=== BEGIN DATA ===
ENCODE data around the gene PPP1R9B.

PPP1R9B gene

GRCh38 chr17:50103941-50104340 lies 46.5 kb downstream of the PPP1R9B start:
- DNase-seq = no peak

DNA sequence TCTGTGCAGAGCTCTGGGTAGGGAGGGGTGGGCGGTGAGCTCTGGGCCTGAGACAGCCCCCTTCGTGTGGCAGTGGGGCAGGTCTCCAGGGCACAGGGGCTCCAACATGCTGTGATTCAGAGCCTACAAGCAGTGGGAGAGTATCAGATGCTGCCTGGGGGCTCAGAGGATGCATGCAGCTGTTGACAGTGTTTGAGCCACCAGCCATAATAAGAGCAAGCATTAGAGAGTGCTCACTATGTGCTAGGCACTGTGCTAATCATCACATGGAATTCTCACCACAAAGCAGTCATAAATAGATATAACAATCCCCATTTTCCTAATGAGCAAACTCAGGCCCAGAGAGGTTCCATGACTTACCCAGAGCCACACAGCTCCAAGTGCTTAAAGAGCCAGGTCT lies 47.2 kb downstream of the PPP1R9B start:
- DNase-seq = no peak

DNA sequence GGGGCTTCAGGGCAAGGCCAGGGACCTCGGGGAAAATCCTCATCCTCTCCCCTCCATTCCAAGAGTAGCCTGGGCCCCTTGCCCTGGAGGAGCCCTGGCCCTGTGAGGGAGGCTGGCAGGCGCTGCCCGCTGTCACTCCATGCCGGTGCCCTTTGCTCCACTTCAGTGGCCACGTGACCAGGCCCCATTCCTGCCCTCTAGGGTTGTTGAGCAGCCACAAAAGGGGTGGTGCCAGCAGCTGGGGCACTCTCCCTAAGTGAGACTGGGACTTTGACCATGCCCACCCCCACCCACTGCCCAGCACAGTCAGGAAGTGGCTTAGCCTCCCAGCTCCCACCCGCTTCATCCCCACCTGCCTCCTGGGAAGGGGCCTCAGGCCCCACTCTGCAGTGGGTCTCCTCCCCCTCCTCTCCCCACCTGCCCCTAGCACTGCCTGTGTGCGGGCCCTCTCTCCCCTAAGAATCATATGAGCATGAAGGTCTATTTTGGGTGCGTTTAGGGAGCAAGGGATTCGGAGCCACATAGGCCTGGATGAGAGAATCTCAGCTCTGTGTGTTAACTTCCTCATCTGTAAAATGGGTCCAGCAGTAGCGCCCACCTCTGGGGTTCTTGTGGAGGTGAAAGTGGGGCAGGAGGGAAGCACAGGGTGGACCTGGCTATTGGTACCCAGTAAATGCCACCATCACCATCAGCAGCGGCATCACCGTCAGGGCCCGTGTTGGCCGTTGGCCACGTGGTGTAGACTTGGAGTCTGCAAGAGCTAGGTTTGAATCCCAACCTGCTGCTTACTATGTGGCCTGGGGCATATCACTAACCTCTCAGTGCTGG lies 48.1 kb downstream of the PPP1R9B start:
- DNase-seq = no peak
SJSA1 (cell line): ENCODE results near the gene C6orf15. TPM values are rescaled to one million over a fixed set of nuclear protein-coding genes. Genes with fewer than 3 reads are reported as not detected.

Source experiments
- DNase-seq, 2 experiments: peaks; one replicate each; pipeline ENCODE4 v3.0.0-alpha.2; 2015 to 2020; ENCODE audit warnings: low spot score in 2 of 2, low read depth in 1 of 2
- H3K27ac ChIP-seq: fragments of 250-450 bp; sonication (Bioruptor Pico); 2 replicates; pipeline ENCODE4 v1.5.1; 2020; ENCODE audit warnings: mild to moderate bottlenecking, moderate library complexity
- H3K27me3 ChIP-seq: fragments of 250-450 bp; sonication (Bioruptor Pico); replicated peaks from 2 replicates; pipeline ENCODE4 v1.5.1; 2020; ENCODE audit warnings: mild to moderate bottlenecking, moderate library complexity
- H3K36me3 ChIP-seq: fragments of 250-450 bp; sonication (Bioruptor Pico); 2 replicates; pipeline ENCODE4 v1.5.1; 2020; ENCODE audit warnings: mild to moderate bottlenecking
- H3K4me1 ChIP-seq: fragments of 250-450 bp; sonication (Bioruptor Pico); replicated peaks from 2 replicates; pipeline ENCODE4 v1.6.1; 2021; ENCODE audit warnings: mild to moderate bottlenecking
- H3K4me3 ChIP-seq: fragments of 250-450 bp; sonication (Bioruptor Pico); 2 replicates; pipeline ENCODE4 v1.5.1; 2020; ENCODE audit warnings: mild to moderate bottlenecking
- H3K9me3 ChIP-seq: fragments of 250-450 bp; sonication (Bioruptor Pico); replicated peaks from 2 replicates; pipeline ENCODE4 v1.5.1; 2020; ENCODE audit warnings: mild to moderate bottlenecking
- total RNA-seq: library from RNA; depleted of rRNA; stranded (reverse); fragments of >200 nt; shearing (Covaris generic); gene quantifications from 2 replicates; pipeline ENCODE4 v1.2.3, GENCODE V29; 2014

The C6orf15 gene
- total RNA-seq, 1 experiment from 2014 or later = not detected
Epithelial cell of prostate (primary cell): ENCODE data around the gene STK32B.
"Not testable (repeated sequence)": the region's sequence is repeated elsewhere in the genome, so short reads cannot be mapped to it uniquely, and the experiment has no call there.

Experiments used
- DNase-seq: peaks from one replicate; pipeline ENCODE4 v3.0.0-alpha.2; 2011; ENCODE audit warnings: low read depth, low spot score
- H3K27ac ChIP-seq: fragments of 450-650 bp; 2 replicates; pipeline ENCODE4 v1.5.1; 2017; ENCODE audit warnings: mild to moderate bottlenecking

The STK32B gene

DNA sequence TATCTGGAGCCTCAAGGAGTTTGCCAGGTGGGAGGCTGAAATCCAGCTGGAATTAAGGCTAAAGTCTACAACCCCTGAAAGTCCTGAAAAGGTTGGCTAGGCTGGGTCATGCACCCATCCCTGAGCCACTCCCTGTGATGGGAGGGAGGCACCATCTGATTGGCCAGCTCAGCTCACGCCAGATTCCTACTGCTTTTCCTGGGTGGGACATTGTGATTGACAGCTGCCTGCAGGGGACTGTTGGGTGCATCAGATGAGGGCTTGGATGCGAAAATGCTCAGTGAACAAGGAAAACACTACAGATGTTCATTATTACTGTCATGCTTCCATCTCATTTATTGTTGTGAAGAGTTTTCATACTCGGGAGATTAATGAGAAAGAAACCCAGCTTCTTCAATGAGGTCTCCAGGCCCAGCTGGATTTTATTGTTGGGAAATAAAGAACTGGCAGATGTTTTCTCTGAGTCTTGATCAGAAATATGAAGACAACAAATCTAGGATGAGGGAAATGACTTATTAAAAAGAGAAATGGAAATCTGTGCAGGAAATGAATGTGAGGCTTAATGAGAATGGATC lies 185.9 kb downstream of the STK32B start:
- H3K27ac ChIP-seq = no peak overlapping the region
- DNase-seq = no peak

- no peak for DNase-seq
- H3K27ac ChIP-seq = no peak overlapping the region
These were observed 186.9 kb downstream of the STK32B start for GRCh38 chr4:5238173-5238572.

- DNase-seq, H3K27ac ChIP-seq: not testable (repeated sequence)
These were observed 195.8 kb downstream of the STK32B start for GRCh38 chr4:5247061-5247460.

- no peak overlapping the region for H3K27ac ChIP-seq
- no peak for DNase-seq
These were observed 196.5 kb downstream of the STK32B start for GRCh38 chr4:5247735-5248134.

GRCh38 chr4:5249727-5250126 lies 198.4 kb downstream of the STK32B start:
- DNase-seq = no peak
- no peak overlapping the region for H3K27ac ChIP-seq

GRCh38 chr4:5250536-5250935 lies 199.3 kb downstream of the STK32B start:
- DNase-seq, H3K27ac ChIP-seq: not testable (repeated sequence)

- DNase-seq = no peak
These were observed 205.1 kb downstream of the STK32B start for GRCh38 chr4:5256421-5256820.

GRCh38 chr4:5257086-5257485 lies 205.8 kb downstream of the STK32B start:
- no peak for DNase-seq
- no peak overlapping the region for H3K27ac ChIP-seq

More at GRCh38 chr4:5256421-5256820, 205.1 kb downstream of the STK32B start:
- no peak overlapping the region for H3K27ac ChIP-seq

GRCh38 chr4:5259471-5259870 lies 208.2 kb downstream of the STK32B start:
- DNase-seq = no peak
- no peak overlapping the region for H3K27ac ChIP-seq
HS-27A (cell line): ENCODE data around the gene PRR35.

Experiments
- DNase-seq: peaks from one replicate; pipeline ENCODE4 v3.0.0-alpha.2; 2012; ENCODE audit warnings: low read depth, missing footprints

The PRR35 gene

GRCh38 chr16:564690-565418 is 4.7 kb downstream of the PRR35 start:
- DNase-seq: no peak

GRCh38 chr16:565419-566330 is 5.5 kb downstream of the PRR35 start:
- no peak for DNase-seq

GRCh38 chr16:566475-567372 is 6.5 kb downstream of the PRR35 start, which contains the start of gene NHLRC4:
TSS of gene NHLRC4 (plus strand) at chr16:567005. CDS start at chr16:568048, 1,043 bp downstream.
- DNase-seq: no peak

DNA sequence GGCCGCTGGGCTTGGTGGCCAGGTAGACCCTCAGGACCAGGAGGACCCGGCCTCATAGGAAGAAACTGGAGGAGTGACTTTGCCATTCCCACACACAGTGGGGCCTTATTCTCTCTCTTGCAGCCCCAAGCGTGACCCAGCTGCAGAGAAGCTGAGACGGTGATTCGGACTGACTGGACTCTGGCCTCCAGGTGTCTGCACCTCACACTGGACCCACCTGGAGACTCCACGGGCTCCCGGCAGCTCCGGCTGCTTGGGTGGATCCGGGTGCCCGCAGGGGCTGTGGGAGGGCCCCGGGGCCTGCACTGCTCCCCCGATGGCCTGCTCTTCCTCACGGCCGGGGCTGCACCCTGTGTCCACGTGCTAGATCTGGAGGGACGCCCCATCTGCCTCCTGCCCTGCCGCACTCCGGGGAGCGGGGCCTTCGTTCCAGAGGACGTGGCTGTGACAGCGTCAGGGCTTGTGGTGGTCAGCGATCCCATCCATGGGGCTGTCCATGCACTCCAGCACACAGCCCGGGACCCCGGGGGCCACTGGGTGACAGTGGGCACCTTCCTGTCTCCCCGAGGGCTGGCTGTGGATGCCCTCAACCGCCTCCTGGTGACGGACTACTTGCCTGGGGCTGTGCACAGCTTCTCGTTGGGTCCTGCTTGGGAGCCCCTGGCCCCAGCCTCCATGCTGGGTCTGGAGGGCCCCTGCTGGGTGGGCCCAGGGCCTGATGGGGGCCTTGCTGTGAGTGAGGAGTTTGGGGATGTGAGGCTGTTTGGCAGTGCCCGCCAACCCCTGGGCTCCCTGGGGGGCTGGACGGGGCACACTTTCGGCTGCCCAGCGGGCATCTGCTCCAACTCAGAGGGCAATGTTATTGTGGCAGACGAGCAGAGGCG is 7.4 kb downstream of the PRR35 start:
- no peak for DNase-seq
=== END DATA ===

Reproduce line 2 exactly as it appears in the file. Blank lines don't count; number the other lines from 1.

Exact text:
PPP1R9B gene